This map covers the drainage basins of the upper Current River and the Eleven Point River in the Ozark Plateaus physiographic province of southeastern Missouri. The two surface drainage basins are contiguous in their headwaters regions, but are separated in their lower reaches by the lower Black River basin in the southeast corner of the map area. Numerous dye-trace studies demonstrate that in the contiguous headwaters areas, groundwater flows from the Eleven Point River basin into the Current River basin. Much of the groundwater discharge of the Eleven Point River basin emanates from Big Spring, located on the Current River. This geologic map and cross sections were produced to help fulfill a need to understand the geologic framework of the region in which this subsurface flow occurs.
The map includes all of the Ozark National Scenic Riverways, a national park created by an Act of Congress in 1964 to protect 134 miles of the Current and Jacks Fork Rivers in south-central Missouri. Located within the park are numerous large springs, including Big Spring, the largest spring in Missouri and one of the ten largest springs in the world. Also within the map area is Greer Spring, which is the main source of the Eleven Point River. Greer Spring is the largest spring on National Forest land in the United States. During flood, flow from Greer Spring is almost as large, volumetrically, as that from Big Spring. The Wild and Scenic Rivers Act in 1968 established a 44-mile section of the Eleven Point River as the Eleven Point National Scenic River, which is entirely within the boundaries of this map.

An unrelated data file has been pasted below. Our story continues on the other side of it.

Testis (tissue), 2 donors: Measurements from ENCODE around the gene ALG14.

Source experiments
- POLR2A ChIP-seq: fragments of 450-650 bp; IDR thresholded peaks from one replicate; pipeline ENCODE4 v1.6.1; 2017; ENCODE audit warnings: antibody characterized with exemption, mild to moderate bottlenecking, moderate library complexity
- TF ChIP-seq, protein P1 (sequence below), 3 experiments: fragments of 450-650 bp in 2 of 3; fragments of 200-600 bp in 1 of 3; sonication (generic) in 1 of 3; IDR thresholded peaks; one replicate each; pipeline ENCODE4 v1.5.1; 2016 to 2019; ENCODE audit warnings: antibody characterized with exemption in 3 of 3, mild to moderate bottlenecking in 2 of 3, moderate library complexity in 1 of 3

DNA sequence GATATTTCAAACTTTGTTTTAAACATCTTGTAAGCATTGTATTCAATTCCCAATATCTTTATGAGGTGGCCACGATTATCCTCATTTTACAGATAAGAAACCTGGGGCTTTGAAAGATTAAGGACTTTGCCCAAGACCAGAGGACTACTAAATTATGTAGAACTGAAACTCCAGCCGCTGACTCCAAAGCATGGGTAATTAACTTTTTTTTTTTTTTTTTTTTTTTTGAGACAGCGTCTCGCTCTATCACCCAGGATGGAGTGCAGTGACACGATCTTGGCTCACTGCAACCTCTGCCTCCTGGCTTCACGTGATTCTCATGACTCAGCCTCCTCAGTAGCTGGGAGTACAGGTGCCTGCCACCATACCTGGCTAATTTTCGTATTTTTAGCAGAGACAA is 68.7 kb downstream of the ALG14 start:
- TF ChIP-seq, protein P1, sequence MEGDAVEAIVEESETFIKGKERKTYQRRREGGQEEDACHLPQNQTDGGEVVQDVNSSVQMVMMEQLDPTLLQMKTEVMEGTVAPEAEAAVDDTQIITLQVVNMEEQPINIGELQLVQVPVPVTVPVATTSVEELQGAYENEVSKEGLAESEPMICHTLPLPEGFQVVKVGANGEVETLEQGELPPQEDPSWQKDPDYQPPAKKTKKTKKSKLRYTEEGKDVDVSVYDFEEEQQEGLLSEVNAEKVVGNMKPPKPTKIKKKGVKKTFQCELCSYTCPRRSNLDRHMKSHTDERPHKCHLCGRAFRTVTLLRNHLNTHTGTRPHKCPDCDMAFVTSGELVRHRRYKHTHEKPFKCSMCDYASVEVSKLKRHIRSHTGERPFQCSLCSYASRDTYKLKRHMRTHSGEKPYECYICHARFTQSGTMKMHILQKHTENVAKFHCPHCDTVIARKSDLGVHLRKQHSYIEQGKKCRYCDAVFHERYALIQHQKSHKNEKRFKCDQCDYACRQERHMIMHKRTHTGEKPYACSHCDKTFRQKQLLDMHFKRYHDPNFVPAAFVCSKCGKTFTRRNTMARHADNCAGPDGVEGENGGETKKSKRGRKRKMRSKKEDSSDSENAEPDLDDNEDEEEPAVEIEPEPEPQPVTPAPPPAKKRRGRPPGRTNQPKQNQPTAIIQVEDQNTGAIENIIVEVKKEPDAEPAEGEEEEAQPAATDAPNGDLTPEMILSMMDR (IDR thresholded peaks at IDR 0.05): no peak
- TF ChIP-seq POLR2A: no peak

Potentially economic mineral resources are present in the subsurface in the map area. Exploration drill-hole data indicate that anomalously high concentrations of base-metal sulfides locally occur within the Cambrian Bonneterre Formation. The geologic setting of these anomalous concentrations is similar to that found in the Viburnum Trend, part of the largest lead-mining district in the world. The southernmost part of the Viburnum Trend extends into the northern part of the map area and is exploited by the Sweetwater Mine. Undeveloped and potentially economic occurrences of base metals are known also beneath Blair Creek, a tributary to the Current River in the north-central part of the map area.